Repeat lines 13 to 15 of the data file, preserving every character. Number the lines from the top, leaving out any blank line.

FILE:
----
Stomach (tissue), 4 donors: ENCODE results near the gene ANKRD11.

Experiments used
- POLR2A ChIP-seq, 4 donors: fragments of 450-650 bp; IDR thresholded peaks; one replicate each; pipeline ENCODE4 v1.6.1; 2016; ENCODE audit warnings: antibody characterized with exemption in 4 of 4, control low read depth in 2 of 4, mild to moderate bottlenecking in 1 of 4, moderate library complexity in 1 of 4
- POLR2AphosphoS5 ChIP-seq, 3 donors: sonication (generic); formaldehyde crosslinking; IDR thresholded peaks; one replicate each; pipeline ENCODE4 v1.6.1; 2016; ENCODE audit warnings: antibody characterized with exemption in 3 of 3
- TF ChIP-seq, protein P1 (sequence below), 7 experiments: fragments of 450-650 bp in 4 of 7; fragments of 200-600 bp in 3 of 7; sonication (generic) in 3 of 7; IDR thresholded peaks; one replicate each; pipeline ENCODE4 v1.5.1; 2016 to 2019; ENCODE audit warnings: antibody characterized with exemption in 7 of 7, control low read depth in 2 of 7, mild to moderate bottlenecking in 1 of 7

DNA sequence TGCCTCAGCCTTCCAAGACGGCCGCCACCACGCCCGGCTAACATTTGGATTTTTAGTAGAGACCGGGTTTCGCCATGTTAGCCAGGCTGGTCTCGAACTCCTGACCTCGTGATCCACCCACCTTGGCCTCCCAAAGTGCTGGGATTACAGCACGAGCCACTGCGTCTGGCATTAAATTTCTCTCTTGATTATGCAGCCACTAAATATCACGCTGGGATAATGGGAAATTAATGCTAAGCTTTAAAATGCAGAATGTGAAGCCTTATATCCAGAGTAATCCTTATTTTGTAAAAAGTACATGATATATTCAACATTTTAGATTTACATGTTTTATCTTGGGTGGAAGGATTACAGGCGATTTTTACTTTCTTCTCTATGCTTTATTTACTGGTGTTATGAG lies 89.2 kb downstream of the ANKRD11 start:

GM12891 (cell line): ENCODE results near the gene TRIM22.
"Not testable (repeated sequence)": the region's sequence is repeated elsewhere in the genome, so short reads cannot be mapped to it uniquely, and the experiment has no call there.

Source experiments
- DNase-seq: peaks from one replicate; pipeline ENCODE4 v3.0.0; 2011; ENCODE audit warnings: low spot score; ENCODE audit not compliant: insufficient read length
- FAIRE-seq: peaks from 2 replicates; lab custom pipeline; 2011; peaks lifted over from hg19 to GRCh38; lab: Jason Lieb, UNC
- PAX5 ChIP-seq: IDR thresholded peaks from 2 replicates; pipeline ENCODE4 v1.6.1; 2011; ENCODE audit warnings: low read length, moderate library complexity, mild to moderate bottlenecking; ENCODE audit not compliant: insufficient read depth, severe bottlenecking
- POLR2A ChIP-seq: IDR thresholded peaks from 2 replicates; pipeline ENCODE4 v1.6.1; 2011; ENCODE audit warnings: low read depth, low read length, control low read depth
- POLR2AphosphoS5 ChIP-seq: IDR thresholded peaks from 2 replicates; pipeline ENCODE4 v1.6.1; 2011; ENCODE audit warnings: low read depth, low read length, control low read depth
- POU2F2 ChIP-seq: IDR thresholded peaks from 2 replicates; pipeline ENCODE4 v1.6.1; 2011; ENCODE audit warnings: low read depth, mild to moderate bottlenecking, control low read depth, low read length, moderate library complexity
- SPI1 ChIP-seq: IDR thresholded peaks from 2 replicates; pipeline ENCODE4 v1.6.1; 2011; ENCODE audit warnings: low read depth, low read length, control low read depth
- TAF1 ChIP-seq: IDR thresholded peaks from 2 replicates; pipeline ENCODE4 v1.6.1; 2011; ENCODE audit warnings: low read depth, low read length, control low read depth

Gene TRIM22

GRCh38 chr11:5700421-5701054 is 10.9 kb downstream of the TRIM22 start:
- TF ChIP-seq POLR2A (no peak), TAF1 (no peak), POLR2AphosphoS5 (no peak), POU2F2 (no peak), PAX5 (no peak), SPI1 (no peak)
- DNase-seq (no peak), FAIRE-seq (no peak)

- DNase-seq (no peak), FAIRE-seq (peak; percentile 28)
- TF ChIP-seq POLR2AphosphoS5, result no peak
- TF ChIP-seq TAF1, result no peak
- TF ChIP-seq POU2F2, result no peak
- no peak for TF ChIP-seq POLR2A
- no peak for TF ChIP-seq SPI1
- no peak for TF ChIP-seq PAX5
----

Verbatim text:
- POLR2A ChIP-seq: IDR thresholded peaks from 2 replicates; pipeline ENCODE4 v1.6.1; 2011; ENCODE audit warnings: low read depth, low read length, control low read depth
- POLR2AphosphoS5 ChIP-seq: IDR thresholded peaks from 2 replicates; pipeline ENCODE4 v1.6.1; 2011; ENCODE audit warnings: low read depth, low read length, control low read depth
- POU2F2 ChIP-seq: IDR thresholded peaks from 2 replicates; pipeline ENCODE4 v1.6.1; 2011; ENCODE audit warnings: low read depth, mild to moderate bottlenecking, control low read depth, low read length, moderate library complexity